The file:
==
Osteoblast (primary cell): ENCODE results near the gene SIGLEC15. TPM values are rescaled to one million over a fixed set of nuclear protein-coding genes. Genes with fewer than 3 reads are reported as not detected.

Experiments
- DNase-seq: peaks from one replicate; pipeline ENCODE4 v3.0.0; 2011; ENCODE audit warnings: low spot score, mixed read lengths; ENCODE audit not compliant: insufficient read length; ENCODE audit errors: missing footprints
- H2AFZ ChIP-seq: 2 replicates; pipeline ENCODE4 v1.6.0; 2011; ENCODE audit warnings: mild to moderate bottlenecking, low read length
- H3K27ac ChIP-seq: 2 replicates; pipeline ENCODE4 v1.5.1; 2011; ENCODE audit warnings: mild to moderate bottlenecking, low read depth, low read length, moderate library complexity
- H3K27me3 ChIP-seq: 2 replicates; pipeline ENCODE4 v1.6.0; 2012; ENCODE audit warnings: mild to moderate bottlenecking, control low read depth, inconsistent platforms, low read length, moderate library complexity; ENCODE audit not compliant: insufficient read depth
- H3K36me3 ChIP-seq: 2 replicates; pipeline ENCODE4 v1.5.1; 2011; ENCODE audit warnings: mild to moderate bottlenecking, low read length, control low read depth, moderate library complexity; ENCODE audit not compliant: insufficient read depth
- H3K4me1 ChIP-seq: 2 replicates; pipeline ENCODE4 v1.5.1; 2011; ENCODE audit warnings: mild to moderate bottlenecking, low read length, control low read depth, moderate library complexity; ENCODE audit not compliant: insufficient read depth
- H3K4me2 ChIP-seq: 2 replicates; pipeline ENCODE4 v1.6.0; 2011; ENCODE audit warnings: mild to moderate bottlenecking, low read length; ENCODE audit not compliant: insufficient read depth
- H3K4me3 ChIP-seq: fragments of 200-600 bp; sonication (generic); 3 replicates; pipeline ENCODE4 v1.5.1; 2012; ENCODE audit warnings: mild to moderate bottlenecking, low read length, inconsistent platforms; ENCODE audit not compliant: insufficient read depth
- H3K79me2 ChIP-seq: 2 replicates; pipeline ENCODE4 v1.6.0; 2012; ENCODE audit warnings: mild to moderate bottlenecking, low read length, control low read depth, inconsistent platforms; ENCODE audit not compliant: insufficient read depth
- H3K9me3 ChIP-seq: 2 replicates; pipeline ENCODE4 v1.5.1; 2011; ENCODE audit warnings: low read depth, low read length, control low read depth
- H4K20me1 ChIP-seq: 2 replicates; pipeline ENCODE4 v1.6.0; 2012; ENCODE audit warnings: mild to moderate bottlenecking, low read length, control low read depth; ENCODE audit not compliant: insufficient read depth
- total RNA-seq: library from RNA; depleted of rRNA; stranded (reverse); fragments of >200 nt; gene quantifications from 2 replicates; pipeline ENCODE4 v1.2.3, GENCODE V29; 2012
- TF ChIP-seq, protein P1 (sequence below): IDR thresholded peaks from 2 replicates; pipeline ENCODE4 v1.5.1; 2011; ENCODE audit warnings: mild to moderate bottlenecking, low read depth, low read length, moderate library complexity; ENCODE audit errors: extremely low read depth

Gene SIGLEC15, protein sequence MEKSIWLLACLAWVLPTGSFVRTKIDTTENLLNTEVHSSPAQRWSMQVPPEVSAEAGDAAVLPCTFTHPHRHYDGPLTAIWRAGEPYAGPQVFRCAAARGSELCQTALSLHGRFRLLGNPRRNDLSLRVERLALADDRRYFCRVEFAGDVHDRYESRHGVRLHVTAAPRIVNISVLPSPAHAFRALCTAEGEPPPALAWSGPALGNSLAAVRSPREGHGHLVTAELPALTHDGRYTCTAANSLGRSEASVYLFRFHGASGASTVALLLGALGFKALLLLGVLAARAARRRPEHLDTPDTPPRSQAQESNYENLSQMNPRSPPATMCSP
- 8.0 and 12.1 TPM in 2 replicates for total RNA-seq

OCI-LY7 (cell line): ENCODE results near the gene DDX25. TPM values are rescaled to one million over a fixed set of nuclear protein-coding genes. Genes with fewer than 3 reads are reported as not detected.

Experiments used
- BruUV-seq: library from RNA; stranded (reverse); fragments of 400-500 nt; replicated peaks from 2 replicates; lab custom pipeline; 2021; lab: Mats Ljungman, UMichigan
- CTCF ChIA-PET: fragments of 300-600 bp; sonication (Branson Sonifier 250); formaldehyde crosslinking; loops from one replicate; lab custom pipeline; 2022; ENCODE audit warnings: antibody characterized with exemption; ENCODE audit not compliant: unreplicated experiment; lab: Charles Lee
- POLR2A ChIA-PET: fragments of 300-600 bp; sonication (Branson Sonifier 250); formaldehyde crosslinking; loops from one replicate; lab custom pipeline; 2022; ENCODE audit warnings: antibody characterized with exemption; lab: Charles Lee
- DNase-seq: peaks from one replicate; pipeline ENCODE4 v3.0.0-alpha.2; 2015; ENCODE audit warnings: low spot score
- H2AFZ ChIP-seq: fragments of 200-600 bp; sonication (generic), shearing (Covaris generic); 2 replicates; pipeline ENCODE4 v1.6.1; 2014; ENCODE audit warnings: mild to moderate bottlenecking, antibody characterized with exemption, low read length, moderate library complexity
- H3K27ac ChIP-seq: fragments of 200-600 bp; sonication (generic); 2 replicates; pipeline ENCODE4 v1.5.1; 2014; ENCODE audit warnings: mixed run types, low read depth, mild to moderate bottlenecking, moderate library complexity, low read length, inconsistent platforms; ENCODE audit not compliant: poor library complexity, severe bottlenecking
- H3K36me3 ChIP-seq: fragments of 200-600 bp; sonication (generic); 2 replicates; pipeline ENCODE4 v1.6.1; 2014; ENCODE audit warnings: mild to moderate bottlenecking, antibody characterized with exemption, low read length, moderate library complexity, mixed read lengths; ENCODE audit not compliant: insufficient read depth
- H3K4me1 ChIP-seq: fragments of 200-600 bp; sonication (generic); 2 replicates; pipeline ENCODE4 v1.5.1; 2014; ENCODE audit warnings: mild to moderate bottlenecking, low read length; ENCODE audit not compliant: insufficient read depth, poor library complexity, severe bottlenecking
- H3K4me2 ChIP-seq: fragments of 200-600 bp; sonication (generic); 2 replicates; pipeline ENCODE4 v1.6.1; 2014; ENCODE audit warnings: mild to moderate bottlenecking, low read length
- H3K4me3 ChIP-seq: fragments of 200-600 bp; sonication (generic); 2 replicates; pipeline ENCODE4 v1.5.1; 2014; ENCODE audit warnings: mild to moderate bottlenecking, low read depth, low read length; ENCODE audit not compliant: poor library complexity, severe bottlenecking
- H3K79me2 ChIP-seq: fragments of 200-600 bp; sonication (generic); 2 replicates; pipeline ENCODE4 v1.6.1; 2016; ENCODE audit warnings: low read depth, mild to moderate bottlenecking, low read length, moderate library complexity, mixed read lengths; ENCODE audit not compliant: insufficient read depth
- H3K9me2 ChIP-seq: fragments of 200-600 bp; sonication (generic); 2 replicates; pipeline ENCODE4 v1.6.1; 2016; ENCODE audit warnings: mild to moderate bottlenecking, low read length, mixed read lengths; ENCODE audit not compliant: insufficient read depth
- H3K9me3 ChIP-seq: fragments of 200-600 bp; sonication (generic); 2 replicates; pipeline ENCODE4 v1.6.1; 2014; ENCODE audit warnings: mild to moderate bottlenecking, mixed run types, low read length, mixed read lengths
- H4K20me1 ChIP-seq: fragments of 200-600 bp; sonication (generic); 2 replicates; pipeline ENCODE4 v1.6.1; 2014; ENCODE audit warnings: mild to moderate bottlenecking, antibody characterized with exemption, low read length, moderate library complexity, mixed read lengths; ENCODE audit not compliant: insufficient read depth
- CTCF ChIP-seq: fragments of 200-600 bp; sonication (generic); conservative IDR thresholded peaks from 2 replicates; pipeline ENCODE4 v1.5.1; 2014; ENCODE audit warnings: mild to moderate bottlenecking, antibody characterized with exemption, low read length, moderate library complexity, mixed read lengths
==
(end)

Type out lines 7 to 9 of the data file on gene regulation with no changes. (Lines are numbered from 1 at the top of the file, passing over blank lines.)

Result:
- H3K36me3 ChIP-seq: 2 replicates; pipeline ENCODE4 v1.5.1; 2011; ENCODE audit warnings: mild to moderate bottlenecking, low read length, control low read depth, moderate library complexity; ENCODE audit not compliant: insufficient read depth
- H3K4me1 ChIP-seq: 2 replicates; pipeline ENCODE4 v1.5.1; 2011; ENCODE audit warnings: mild to moderate bottlenecking, low read length, control low read depth, moderate library complexity; ENCODE audit not compliant: insufficient read depth
- H3K4me2 ChIP-seq: 2 replicates; pipeline ENCODE4 v1.6.0; 2011; ENCODE audit warnings: mild to moderate bottlenecking, low read length; ENCODE audit not compliant: insufficient read depth